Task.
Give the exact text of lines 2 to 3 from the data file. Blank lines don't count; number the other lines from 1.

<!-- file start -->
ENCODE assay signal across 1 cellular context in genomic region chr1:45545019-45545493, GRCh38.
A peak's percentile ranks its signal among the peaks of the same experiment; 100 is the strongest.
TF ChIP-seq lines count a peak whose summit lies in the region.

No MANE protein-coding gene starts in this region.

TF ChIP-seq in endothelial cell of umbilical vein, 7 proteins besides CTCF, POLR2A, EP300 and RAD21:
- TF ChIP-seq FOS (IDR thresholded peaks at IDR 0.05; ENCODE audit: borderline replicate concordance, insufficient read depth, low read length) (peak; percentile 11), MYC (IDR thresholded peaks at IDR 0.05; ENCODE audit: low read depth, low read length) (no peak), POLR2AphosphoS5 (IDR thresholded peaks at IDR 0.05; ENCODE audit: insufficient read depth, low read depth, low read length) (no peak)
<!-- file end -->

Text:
A peak's percentile ranks its signal among the peaks of the same experiment; 100 is the strongest.
TF ChIP-seq lines count a peak whose summit lies in the region.